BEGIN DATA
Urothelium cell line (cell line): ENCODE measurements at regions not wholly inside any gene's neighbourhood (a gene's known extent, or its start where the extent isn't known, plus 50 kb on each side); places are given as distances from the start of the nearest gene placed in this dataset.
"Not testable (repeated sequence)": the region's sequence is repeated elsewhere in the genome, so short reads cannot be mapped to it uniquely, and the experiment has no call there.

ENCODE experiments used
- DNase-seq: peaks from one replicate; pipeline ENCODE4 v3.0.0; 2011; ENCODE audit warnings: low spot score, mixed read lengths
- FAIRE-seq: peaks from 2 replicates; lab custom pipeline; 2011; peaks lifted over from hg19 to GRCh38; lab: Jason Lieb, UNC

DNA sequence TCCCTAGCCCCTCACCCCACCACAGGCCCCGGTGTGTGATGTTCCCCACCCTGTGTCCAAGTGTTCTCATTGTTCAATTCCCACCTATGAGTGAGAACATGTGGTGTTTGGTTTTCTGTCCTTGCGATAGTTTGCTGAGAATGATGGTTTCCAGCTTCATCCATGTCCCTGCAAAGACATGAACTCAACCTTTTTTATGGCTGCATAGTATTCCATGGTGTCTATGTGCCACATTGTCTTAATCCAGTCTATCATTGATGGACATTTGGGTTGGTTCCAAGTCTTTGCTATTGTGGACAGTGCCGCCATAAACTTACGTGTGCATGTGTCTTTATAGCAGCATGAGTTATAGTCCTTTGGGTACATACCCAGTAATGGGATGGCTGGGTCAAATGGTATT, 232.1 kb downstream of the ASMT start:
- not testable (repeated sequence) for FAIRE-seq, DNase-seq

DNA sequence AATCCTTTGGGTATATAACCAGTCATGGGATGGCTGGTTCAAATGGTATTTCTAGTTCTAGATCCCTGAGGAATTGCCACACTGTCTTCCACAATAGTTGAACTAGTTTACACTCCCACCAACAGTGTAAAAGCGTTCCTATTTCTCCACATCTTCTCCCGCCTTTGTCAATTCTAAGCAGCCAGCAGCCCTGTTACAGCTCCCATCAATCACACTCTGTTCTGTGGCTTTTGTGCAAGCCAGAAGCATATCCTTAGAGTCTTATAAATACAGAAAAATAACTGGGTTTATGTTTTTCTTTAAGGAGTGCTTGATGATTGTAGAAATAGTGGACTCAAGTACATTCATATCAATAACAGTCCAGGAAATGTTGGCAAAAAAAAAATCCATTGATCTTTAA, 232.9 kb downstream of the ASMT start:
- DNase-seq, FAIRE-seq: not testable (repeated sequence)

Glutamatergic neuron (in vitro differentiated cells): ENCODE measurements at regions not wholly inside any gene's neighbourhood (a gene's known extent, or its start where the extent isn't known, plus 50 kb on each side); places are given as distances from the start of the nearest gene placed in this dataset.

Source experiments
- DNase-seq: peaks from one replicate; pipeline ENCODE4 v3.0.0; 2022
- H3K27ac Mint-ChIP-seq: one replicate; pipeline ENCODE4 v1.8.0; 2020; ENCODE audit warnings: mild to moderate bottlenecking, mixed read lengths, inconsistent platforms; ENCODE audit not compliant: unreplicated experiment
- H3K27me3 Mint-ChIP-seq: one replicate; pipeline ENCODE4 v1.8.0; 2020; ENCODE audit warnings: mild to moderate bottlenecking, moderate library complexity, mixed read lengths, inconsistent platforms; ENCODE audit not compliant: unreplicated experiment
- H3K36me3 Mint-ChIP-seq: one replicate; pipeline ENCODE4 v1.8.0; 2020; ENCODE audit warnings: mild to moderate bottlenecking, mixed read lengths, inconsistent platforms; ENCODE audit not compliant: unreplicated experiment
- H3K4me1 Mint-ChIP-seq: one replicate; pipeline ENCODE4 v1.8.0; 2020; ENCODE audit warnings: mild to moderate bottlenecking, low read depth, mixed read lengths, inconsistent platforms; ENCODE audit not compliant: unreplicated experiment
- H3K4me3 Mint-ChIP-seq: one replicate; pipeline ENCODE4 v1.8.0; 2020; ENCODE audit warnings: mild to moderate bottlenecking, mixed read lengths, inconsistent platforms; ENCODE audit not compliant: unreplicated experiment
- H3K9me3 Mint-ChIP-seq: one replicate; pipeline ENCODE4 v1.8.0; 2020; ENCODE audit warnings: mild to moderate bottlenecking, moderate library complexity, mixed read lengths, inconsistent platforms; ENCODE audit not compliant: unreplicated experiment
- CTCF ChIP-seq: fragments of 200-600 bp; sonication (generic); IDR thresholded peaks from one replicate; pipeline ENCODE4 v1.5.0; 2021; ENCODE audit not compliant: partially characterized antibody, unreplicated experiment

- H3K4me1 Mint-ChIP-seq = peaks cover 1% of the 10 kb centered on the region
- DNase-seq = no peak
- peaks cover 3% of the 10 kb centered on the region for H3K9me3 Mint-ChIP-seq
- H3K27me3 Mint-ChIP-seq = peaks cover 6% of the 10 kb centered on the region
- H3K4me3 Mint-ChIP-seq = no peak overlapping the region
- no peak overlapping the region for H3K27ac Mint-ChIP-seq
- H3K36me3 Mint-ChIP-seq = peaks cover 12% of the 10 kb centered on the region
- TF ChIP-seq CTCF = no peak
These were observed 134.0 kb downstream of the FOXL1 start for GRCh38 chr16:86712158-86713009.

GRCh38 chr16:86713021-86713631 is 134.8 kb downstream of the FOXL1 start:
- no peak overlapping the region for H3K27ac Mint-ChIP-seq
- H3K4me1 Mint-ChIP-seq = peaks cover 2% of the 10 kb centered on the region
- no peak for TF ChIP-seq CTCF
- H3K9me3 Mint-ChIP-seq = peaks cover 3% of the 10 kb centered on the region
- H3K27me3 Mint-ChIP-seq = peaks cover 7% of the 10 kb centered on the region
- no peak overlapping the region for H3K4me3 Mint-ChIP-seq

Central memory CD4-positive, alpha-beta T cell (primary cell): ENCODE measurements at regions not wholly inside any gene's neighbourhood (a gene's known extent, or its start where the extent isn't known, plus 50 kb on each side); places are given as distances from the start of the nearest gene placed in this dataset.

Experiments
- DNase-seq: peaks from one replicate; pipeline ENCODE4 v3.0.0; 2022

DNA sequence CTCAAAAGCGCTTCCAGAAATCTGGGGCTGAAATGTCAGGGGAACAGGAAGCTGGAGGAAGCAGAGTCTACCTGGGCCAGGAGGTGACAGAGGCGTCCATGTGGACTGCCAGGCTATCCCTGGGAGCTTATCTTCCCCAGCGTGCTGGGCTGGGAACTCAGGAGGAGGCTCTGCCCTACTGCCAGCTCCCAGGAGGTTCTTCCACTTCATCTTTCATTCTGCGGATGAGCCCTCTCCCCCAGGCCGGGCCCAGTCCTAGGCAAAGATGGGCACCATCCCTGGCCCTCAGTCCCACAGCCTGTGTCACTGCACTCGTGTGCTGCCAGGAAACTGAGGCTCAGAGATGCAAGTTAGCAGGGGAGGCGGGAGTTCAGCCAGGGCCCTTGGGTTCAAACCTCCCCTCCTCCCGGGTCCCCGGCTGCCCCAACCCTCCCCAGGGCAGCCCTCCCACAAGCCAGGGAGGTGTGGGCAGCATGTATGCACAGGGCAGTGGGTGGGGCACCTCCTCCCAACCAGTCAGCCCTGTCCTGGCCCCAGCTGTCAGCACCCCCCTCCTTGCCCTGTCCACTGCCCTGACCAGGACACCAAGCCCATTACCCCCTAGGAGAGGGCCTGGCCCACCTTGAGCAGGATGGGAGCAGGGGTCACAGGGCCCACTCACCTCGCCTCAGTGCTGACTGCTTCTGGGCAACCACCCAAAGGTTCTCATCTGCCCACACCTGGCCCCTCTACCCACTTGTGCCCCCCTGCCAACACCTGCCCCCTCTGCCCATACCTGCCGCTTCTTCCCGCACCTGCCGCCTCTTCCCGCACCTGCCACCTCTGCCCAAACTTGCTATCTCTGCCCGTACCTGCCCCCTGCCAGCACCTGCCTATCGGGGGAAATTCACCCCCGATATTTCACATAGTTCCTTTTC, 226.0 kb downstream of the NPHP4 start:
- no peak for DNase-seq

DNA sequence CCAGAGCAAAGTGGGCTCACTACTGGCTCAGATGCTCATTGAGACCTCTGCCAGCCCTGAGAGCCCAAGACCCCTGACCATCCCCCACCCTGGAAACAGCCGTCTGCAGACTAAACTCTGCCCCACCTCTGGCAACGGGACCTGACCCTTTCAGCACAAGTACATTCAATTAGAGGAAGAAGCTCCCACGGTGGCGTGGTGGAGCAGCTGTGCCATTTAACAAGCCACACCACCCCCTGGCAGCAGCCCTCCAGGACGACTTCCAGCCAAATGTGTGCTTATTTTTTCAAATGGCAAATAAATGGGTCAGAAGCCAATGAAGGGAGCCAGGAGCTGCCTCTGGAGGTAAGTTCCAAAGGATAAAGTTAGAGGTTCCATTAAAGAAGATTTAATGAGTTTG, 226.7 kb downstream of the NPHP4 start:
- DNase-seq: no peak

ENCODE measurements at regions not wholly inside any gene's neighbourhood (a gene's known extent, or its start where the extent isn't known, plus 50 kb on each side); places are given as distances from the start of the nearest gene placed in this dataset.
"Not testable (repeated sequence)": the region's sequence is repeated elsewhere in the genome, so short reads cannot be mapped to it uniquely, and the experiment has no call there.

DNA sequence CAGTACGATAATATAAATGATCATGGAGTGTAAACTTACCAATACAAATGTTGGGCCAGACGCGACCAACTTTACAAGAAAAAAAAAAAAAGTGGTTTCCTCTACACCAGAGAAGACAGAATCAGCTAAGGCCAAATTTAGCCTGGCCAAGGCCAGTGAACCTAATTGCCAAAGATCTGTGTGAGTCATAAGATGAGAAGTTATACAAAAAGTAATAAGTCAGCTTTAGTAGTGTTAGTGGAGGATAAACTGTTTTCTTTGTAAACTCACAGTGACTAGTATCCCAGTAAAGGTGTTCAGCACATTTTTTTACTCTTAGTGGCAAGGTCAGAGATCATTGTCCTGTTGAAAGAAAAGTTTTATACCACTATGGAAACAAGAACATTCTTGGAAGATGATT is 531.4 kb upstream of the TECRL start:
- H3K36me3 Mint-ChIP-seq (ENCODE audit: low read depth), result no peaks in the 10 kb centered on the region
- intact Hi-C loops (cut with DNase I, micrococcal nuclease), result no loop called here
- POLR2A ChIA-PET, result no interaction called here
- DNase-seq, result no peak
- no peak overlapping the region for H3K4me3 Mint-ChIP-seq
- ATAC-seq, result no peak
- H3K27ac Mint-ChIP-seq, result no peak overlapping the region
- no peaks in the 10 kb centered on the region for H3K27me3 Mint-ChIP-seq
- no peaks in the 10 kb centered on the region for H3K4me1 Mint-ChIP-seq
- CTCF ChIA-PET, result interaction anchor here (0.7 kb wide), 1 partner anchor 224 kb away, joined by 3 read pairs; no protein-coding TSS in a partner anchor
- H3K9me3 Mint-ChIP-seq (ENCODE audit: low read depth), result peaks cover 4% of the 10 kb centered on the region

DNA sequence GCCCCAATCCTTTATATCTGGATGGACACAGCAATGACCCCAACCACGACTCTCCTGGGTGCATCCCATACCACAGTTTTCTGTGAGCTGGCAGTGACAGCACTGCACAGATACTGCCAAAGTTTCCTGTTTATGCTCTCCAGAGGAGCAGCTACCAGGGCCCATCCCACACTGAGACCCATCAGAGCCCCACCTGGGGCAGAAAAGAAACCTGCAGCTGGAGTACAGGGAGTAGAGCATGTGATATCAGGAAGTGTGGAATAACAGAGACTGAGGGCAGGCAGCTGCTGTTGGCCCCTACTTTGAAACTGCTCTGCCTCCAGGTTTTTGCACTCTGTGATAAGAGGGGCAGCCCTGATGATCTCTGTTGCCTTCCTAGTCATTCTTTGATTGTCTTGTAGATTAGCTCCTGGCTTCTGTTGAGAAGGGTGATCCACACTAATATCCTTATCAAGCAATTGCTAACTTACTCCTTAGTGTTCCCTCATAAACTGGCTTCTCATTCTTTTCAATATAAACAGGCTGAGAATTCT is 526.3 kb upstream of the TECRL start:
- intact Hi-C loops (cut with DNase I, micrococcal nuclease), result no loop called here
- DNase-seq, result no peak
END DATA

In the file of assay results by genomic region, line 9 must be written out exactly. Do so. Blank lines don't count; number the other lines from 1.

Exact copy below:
- DNase-seq, FAIRE-seq: not testable (repeated sequence)